Mr Miliband: No, I would not accept that at all because the local selection by aptitude is done by the individual school. I do not require any specialist school to have 10% of places reserved for pupils with a particular aptitude. In fact, in four of the nine specialisms we do not allow it, but in those where it is allowed it is entirely up to the school whether or not they use the up to 10%.

  Q976  Mr Chaytor: In terms of the parental ballots we do have, the ballots of selection by ability, in about 50% of the selective areas feeder school ballots will be necessary and in those feeder school ballots a significant proportion of parents whose children are educated privately at primary school level would be entitled to vote. Do you think it is fair and reasonable that the future shape of the state secondary education system should be determined by parents of primary aged children in private schools? In many cases they would have a veto over the future arrangements.

  Mr Miliband: Everyone has one vote so I do not think anyone has a veto. The primary school pupil in a private school is a potential state school secondary school pupil. When Parliament discussed this in 1997-98 it came to a view as to how the balance should be struck between a whole range of different interests across a whole range of quite detailed issues in relation to grammar schools. Clearly in this case it was striking a balance of refusing to assume that for a pupil who was in a private primary school, it is impossible to envisage circumstances in which they would be a state school secondary pupil.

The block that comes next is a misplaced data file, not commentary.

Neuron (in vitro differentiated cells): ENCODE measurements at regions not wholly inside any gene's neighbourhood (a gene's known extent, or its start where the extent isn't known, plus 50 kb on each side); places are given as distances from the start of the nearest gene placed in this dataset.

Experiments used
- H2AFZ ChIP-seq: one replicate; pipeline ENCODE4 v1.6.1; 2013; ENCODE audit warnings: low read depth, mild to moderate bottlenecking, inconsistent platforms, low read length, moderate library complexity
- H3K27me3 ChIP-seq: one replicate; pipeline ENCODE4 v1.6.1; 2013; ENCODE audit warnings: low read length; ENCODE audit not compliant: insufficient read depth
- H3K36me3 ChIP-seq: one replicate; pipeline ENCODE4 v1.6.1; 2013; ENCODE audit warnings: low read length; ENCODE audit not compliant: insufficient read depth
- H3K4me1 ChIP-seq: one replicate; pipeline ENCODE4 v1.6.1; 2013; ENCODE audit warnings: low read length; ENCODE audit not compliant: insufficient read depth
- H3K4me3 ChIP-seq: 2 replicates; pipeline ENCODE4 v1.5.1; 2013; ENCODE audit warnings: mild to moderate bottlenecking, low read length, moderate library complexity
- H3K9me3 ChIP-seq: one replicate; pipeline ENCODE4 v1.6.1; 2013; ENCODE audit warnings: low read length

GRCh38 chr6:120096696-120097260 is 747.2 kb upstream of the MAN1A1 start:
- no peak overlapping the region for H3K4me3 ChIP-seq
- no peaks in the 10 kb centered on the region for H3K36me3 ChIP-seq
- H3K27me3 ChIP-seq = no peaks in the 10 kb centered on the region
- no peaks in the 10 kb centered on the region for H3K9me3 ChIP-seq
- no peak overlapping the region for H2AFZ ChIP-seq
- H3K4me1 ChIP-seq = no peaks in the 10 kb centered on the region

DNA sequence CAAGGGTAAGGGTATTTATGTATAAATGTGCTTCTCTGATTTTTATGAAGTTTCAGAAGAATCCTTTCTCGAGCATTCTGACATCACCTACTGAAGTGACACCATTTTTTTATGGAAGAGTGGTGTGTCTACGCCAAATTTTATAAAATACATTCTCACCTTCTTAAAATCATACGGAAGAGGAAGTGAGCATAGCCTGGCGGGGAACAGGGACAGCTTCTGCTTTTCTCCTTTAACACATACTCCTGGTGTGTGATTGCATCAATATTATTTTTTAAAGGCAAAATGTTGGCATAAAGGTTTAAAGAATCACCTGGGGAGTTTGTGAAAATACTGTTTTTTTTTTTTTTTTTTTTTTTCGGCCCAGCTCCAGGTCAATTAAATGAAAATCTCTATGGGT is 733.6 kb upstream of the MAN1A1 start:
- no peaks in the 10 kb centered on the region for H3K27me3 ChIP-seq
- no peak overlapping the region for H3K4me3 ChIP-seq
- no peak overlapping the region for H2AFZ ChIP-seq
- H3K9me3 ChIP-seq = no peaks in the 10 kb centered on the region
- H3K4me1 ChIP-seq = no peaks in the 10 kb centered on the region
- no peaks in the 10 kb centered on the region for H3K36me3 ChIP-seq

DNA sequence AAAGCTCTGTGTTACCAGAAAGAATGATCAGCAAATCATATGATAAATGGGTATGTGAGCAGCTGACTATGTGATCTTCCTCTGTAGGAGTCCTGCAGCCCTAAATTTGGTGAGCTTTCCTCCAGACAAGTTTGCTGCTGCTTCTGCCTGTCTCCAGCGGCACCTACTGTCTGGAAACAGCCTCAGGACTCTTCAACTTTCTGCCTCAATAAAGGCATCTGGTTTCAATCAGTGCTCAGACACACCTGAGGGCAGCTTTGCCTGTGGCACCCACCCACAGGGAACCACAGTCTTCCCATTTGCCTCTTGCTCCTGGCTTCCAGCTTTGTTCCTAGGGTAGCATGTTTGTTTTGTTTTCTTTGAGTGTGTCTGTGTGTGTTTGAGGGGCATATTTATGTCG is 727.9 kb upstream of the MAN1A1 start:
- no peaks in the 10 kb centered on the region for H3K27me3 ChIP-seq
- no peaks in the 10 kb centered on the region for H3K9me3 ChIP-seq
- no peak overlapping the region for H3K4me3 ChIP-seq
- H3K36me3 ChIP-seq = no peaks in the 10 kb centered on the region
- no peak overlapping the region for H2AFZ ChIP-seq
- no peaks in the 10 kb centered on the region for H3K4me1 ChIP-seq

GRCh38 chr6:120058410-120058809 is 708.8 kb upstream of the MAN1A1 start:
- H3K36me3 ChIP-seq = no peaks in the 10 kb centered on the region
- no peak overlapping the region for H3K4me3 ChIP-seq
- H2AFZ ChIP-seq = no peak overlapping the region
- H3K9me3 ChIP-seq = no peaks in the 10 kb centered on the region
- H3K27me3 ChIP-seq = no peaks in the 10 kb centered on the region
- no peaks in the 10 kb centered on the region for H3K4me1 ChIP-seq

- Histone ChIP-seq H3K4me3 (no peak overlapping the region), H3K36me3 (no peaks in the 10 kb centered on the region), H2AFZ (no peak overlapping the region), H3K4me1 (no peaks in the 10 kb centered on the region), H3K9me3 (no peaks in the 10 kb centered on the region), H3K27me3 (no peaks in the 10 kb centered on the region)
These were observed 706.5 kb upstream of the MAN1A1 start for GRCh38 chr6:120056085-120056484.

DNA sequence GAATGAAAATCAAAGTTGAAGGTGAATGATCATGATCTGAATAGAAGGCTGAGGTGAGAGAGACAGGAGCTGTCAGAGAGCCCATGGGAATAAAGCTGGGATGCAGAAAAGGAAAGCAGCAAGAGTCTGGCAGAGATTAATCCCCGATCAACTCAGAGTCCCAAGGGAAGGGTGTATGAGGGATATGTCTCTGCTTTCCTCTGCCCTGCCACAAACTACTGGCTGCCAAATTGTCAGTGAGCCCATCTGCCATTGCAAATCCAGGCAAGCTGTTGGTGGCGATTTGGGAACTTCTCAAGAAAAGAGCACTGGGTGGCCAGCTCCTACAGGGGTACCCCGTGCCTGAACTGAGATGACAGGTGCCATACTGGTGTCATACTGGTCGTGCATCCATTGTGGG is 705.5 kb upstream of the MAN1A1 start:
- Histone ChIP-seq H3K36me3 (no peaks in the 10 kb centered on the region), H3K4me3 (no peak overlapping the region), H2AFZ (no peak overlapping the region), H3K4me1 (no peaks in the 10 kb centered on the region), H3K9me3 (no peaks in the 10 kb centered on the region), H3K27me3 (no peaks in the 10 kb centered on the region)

Q977  Mr Chaytor: But by using the threshold of five children who had previously gone to the grammar school, you are actually excluding a considerable number of parents already in the state primary system. Would you accept there is some inconsistency?

  Mr Miliband: What I would say is that it is Parliament trying to strike a balance. I have not been back to debates—either in Committee or on the floor of the House—as to why five was chosen, but I think Parliament was seeking to strike a balance and that is what it did with the figure of five.

  Q978  Mr Chaytor: If you are arguing that parents of primary aged children in private schools should have the votes, does it not equally follow that parents—

  Mr Miliband: They are subject to the same five person hurdle. Let me understand what you are saying. A large number of pupils from private schools are ending up at the grammar schools.

  Q979  Mr Chaytor: That is largely inevitable, I would think, but my point is, can you defend the exclusion of parents of children in state primary schools whose schools happen not to have sent five pupils to the grammar school in the previous year?

  Mr Miliband: I think it is dependent on the grounds of balance. That is the way it was originally argued over.